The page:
Morgan gained a complete victory over an oflicer, the rapidity and success of whose attacks, until that time, might have entitled him to make use of the declaration of Cæsar, “veni, vidi, vici.” Upwards of five hundred of the British laid down their arms, and were made prisoners; a very considerable number were killed. Eight hundred stand of arms, two field pieces, and thirty-five baggage-waggons fell to the victors, who had only twelve killed and sixty wounded. i
This brilliant success quite disconcerted the plan of operations formed by lord Cornwallis. Having entertained no idea of any enemy to oppose in South Carolina, the conquest of which he deemed complete, he had made every preparation for carrying his arms to the northward, to gather the laurels which, he imagined, awaited him. He now found himself obliged to postpone this design. He marched with rapidity after general Morgan, in hopes not only to recover the prisoners, but to revenge Tarleton's losses. The American general, by a rapidity of movements, and the interference of Providence, eluded his efforts; and general Greene effected a junction of the two divisions of his little army, on the 7th of February. Still he was so far inferior to lord Cornwallis, that he was obliged to retreat northward; and, notwithstanding the vigilance and activity of his enemy, he brought his men in safety into Virginia.
In Virginia, general Greene received some reinforcements, and had the promise of more; on which he returned again into North Carolina, where, on their arrival, he hoped to be able to act on the offensive. He encamped in the vicinity of lord Cornwallis's army. By a variety of the best concerted maneuvres, he so judiciously supported the arrangement of his troops, by the secrecy and promptitude of his motions, that, during three weeks, while the enemy remained near him, he prevented them from taking any advantage of their superiority; and even cut off all opportunity of the irreceiving succours from the royalsits.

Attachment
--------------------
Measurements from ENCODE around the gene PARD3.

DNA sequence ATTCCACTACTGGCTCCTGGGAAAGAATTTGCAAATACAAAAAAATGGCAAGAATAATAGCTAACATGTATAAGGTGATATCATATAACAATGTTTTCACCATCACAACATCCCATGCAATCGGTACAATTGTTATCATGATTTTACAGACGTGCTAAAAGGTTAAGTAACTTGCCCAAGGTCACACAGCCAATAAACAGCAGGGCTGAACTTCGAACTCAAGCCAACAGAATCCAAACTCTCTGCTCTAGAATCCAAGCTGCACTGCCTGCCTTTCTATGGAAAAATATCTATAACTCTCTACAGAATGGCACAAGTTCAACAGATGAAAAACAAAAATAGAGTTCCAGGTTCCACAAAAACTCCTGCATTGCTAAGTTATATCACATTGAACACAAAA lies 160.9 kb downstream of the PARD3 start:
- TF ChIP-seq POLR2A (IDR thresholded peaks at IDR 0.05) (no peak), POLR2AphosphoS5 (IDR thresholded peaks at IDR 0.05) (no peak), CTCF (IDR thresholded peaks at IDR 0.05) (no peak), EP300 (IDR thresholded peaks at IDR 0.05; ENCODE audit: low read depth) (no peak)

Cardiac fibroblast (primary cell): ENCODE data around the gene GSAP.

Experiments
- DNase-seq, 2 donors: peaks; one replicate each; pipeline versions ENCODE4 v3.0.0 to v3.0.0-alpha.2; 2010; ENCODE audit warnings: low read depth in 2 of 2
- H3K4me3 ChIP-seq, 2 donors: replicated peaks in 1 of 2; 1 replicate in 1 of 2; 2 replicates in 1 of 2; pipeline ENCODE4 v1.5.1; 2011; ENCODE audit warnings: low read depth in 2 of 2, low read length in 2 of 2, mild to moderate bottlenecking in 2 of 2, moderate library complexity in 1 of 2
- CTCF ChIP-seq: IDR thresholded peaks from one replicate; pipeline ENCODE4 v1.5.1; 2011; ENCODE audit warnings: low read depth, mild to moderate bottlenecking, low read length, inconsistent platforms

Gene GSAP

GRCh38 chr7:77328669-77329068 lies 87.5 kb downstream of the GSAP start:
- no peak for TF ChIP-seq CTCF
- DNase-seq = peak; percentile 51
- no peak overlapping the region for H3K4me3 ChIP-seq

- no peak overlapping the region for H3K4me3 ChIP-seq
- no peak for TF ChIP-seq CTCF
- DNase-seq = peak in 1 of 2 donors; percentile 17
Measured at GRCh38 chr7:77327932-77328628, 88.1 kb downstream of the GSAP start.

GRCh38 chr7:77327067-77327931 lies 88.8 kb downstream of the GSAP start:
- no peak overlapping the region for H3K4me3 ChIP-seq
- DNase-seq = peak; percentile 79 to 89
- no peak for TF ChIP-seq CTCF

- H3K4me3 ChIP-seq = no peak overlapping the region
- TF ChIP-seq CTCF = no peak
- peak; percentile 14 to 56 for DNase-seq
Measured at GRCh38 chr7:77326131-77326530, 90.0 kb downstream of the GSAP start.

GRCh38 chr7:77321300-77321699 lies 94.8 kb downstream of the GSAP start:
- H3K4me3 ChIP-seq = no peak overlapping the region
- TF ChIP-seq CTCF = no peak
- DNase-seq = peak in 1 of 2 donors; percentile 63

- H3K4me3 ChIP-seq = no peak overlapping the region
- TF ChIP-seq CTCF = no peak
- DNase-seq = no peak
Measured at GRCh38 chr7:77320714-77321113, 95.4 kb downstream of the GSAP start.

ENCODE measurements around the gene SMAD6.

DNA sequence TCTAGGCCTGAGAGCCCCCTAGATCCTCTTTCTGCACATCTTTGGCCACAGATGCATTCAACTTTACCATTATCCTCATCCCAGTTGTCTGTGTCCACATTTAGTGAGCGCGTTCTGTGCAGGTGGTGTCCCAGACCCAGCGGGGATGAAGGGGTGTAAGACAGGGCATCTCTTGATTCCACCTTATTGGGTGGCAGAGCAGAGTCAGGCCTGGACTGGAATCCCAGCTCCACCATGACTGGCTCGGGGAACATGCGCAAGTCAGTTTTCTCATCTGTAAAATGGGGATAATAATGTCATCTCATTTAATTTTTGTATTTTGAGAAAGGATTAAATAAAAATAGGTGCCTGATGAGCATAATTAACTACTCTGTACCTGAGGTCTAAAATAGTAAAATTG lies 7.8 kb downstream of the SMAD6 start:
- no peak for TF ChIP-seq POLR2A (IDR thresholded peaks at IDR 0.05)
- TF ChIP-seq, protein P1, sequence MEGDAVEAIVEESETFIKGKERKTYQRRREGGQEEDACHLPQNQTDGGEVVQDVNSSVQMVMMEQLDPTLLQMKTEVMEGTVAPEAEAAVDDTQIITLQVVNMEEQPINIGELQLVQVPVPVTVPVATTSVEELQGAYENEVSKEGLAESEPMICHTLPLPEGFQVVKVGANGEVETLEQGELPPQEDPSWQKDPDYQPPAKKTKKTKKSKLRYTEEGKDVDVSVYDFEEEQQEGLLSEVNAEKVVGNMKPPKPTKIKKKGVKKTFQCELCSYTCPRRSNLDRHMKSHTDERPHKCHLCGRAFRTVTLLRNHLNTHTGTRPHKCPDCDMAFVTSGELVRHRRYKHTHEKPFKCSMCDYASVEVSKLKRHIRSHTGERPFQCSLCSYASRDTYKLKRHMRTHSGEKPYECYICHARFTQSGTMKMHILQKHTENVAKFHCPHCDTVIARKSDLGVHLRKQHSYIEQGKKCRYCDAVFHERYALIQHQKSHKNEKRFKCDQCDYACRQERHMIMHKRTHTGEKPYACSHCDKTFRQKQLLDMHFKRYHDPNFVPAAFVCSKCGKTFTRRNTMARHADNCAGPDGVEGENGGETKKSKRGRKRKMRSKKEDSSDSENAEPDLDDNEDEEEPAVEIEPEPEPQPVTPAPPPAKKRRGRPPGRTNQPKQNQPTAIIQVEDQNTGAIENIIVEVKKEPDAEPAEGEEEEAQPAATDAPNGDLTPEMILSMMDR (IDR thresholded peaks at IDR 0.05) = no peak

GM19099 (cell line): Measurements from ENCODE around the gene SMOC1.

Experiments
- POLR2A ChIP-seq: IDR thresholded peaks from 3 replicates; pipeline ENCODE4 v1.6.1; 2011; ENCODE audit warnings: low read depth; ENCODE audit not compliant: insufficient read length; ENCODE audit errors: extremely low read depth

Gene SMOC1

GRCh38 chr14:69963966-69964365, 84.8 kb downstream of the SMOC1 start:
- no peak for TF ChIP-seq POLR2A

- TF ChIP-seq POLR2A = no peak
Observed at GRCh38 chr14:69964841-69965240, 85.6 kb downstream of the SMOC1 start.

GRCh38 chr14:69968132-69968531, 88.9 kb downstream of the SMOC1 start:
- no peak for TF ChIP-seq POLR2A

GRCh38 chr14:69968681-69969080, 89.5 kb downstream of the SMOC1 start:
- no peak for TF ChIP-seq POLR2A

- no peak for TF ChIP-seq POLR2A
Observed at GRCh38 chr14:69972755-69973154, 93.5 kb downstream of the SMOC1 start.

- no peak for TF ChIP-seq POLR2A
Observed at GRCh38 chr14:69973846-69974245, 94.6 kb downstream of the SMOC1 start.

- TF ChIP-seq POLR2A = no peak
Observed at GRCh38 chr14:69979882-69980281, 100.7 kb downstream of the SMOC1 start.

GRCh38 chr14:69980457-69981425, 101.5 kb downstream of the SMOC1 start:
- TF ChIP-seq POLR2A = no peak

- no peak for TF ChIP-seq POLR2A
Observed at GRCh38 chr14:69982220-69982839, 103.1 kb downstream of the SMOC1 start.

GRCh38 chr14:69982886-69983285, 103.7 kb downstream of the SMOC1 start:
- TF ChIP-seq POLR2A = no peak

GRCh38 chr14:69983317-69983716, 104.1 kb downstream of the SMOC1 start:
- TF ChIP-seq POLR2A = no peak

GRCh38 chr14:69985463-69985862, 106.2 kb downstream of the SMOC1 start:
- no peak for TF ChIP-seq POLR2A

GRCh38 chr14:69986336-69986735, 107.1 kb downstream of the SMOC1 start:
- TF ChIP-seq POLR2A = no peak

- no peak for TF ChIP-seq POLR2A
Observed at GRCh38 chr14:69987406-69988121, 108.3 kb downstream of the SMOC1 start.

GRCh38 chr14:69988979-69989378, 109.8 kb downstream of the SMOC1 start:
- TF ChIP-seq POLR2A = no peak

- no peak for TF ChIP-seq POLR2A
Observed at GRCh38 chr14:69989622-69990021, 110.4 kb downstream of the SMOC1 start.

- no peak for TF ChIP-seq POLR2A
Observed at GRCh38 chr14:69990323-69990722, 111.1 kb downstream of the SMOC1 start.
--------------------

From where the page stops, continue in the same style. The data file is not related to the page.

About the beginning of March, he effected a junction with a continental regiment, and two considerable bodies of Virginia and Carolina militia. He then determined on attacking the British commander without loss of time, “being persuaded," as he declared in his subsequent dispatches, “that, if he was successful, it would prove
ruinous to the enemy; and, if otherwise, that it would be but a partial evil to him.” On the 14th, he arrived at Guilford court-house, the British then lying at twelve miles distance.